In order to add legitimacy to their sustainability credentials, winemakers should get certified with whatever local certification is available. In the US, options include the Sustainability in Practice (SIP) certification​, CERTIFIED SUSTAINABLE​, which is administered by the California Sustainable Winegrowing Alliance (CSWA), and LIVE Certified​, which supports environmentally and socially responsible winegrowing. Internationally, winemakers can get certified by the EMS Environmental Management System (ISO 14001/ISO 14004).

Narrative is also important. In addition to getting certified, sustainable winemakers should focus less on the how​ and more on the why​. Just as with organic wines, consumers are much more likely to connect to a story than a simple list of sustainable practices. Maybe something triggered the switch to environmentally-friendly methods, or efforts to alter other aspects of the producers’ lifestyle spilled over into winemaking practices. It’s important that brands give their sustainability narrative a unique, personal edge to engage consumers.

And of course, brands should never underestimate the power of the label and the information it displays. While social media marketing and advertising campaigns will help reach people, displaying sustainability credentials loud and clear on the label is the only way to ensure every consumer understands the efforts being made. A non-traditional looking label that tells the brand story and shows how the company has broken from traditional winemaking practices to reduce its impact on the planet is the way forward.

Clearing up consumer confusion over biodynamic wine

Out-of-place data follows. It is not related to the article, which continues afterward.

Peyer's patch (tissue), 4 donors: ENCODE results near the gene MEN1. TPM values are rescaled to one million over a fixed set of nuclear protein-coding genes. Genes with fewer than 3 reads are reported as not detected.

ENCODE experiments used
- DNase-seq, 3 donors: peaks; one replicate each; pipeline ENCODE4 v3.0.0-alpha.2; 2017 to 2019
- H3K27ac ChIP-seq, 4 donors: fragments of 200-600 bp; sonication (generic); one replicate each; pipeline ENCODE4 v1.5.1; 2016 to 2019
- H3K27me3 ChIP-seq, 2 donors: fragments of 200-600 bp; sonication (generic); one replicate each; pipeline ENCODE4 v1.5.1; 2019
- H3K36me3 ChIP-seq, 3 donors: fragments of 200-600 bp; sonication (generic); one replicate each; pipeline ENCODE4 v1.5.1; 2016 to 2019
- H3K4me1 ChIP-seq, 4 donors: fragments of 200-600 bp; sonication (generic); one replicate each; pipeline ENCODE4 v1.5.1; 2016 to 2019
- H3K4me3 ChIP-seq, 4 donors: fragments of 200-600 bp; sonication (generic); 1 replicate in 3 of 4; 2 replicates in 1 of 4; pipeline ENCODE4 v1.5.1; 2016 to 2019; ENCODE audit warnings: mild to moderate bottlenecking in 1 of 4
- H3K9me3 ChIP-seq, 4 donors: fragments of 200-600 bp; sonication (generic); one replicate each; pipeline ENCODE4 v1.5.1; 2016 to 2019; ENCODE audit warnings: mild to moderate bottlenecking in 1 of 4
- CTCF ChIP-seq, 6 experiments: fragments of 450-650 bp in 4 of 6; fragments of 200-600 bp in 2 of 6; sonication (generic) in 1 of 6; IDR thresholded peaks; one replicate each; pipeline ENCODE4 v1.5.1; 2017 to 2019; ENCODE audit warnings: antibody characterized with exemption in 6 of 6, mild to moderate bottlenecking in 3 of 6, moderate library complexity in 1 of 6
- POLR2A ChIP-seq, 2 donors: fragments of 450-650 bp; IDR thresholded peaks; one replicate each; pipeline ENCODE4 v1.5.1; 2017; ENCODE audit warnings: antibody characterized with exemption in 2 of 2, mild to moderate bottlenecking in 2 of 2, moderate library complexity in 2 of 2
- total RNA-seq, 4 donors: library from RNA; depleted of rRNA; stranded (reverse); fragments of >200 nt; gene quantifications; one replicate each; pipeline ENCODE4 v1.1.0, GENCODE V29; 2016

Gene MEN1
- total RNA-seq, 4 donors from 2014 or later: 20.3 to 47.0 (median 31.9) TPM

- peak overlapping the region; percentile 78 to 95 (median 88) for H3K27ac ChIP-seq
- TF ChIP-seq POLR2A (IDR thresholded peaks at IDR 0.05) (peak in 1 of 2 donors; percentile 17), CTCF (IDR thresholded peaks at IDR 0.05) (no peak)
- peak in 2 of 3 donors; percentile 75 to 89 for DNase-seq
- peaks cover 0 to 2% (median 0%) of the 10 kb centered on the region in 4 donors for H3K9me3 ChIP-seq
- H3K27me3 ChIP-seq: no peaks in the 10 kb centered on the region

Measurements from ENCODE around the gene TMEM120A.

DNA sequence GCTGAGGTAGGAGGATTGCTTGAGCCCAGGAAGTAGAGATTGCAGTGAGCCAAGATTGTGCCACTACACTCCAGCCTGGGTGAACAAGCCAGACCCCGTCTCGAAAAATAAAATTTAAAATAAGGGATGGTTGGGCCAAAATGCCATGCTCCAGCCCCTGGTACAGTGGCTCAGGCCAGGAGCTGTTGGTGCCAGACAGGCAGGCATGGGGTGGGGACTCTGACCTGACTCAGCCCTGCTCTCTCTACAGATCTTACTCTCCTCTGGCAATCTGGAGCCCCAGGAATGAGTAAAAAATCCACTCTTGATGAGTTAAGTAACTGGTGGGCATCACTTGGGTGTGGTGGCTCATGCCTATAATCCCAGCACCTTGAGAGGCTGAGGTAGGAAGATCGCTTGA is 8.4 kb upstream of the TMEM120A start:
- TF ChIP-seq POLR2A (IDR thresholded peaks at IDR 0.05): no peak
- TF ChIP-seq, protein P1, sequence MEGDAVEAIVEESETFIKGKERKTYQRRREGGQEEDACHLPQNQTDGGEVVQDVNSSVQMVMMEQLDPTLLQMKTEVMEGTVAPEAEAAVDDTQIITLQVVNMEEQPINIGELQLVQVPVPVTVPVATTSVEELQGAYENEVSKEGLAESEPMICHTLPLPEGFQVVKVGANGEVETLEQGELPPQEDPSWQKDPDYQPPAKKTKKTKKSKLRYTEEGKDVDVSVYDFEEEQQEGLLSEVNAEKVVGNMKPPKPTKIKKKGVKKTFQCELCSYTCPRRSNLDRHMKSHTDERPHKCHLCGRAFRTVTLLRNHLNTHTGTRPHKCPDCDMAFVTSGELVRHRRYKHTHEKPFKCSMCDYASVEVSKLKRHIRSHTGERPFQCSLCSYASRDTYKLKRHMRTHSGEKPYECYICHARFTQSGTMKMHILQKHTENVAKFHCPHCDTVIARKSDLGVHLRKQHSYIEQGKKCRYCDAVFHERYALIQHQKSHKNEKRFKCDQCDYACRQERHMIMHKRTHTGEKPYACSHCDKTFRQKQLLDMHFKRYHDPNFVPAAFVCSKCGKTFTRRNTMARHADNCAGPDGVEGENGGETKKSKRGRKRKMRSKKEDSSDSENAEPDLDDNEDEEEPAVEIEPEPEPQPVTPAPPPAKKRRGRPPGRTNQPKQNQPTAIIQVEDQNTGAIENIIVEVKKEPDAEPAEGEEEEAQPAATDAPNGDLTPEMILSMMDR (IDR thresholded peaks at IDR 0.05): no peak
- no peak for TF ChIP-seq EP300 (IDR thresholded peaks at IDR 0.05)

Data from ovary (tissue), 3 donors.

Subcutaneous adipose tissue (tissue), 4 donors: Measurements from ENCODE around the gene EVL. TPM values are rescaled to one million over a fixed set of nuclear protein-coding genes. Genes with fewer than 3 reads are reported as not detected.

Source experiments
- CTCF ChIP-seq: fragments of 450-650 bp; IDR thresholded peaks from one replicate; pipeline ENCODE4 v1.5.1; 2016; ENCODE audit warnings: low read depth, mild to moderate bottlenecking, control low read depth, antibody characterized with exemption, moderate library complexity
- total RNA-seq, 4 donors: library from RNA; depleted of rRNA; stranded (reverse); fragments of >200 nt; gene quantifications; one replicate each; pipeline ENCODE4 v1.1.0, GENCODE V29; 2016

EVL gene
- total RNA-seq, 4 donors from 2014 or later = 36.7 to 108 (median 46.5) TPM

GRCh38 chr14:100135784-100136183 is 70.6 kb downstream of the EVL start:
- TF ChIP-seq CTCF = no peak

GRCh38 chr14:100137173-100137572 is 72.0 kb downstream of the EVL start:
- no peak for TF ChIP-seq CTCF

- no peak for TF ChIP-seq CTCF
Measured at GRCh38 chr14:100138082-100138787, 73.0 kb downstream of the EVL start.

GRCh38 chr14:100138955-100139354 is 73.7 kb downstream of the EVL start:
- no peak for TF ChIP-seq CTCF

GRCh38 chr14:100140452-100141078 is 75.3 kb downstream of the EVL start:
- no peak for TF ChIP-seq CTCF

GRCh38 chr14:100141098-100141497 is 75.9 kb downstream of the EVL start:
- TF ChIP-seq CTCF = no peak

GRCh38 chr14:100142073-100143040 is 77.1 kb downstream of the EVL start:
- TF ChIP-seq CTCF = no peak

Biodynamic wine is made with a focus on holistic agricultural health. It generally has a more niche set of consumers, as the vast majority are not well-aware of the intricacies of the techniques, which can often resemble witchcraft-like practices. 

To avoid putting general customers off by trying to explain the complexity and reasoning behind these methods, biodynamic wine producers should focus on having a clear message that conveys the organic qualities of their product, their rejection of pesticides and GMOs, and the environmental benefits of the methods.

To connect with smaller groups of enthusiasts, brands can delve deeper into the specific techniques of biodynamic winemaking by publishing detailed blog posts on their website. Current official certifications for biodynamic wines include Demeter​ in the US and Biodyvin ​in Europe. 

Know your audience

It goes without saying that marketing organic, sustainability, or biodynamic credentials is only going to be effective if the message falls on the right ears.

Receptiveness to these credentials will vary wildly across geographical regions, so it’s crucial that winemakers get to know their audience.

For example, in China, wine is already seen as inherently healthy. The vast majority of consumers are not yet focused on sustainable or organic practices, so promoting this message here to drive sales may be a little tougher.

On the contrary, in New Zealand, organic winemaking has become the norm. Here, producers should be sure to shout their message loud and clear. Europe and North America are somewhere in the middle: Organic and sustainable wines are growing in popularity, especially with socially and environmentally conscious millennials.

Ultimately, effectively communicating a given method of winemaking will come naturally to producers that are true to their practice and carry it out with passion and a love for the product. But that’s not to say there aren’t ways to maximize consumer connection. In order to achieve this, winemakers should make sure to craft a narrative, add legitimacy with an official certification, and focus on conveying the why​ of the chosen methods.

Emilie Profile

About the author:​ Emilie has cultivated her career as a Certified Educator from WSET, Certified Sommelier from CMS, HEG Certificate from Cordon Bleu, and is currently a Master of Wine Candidate.

As Head of Education Asia & MEIA for Treasury Wine Estates, she develops programs for front line staff across China, where her team trains thousands of drink enthusiasts across Asia. She currently serves as China Eastern Airlines Official Wine Consultant for First and Business Class and Her podcast Bottled In China reached over 25K listeners.